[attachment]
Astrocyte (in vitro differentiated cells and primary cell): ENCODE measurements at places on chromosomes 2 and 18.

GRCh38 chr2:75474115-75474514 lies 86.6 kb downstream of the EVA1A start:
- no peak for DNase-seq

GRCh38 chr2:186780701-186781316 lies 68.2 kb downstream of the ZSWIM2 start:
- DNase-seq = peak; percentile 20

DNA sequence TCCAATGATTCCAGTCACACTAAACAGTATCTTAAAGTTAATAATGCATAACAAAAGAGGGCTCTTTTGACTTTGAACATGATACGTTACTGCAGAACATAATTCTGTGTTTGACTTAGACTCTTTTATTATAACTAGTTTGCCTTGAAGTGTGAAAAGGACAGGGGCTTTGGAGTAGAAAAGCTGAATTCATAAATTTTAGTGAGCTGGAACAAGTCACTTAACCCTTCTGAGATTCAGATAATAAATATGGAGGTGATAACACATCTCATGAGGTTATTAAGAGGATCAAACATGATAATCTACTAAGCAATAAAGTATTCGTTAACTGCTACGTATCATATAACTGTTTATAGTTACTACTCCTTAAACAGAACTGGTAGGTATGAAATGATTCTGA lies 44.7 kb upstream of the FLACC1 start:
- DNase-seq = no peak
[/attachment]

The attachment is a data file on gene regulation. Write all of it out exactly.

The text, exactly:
Astrocyte (in vitro differentiated cells and primary cell): ENCODE measurements at places on chromosomes 2 and 18.

GRCh38 chr2:75474115-75474514 lies 86.6 kb downstream of the EVA1A start:
- no peak for DNase-seq

GRCh38 chr2:186780701-186781316 lies 68.2 kb downstream of the ZSWIM2 start:
- DNase-seq = peak; percentile 20

DNA sequence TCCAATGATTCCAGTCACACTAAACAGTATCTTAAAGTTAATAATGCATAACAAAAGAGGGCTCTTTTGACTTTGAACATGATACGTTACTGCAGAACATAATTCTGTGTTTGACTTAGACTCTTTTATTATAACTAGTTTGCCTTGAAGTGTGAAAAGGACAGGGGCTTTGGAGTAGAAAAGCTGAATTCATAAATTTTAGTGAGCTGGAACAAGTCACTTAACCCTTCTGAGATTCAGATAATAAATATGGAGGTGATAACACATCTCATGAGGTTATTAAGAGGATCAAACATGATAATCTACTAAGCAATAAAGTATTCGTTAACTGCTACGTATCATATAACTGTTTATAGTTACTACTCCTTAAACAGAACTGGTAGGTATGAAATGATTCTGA lies 44.7 kb upstream of the FLACC1 start:
- DNase-seq = no peak